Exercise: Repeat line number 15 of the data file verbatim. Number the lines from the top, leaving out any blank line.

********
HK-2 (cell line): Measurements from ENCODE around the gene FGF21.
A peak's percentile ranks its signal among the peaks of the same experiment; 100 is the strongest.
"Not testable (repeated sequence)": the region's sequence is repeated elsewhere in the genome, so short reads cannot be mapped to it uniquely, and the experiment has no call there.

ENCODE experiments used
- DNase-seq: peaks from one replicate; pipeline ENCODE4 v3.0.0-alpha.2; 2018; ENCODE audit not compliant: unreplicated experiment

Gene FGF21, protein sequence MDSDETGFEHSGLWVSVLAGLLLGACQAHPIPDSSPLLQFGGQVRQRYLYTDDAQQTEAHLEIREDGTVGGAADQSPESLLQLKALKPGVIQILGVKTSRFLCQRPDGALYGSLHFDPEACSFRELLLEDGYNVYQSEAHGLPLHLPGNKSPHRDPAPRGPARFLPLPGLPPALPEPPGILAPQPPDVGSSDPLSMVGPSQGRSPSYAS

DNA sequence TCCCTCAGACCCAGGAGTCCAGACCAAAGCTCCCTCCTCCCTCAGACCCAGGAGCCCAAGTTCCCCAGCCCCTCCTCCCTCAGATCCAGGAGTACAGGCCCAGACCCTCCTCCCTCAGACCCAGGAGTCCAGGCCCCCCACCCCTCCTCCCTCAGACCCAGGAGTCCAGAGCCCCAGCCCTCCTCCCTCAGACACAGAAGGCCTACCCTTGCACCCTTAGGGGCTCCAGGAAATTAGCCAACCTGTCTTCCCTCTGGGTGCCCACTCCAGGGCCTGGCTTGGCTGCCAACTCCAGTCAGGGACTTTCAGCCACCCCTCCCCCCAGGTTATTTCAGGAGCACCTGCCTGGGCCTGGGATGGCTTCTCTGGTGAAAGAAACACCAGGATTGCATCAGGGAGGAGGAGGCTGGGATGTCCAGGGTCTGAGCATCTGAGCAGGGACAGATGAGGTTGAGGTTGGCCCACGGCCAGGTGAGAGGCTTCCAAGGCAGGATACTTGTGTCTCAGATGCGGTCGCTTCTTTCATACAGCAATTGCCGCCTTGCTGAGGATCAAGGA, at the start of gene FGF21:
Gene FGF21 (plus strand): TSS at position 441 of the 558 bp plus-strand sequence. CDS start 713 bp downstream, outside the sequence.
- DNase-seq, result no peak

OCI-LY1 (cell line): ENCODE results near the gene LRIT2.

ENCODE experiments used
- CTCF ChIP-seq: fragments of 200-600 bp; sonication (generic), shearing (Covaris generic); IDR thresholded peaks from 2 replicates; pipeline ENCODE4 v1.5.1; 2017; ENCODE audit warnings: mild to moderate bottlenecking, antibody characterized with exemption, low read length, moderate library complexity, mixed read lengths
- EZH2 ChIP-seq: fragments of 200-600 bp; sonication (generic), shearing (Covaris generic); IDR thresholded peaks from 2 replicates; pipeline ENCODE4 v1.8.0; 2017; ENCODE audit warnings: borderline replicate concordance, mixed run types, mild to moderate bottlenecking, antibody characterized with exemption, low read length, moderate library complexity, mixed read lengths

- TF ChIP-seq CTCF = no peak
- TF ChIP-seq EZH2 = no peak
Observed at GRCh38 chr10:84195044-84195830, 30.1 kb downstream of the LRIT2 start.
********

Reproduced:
- TF ChIP-seq EZH2 = no peak